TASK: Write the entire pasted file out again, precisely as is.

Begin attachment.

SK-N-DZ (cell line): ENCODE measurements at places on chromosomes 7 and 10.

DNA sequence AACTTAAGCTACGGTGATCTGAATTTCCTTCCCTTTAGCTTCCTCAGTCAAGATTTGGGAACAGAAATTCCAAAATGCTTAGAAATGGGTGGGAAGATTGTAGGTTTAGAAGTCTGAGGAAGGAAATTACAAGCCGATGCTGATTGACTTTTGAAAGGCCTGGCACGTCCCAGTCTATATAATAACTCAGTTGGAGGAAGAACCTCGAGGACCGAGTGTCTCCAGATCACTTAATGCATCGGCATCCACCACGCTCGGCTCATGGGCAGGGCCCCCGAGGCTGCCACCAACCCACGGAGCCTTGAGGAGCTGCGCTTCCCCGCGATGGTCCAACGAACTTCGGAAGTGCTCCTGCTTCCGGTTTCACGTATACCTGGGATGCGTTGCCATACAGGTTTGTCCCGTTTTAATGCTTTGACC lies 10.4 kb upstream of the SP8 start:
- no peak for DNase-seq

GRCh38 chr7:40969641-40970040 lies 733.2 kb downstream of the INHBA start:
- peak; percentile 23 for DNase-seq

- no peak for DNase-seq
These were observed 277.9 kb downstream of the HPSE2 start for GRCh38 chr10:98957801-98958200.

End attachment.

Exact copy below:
SK-N-DZ (cell line): ENCODE measurements at places on chromosomes 7 and 10.

DNA sequence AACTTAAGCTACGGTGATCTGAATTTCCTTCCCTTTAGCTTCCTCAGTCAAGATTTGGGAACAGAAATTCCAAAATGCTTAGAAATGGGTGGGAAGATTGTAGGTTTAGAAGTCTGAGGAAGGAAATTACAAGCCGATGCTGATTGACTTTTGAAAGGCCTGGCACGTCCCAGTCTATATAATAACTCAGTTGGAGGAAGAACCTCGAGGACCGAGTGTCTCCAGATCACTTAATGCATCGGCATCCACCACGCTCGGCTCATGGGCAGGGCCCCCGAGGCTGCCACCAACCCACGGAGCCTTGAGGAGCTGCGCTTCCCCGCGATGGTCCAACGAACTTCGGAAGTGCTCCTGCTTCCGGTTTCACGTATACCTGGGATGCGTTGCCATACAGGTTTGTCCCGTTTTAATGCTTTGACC lies 10.4 kb upstream of the SP8 start:
- no peak for DNase-seq

GRCh38 chr7:40969641-40970040 lies 733.2 kb downstream of the INHBA start:
- peak; percentile 23 for DNase-seq

- no peak for DNase-seq
These were observed 277.9 kb downstream of the HPSE2 start for GRCh38 chr10:98957801-98958200.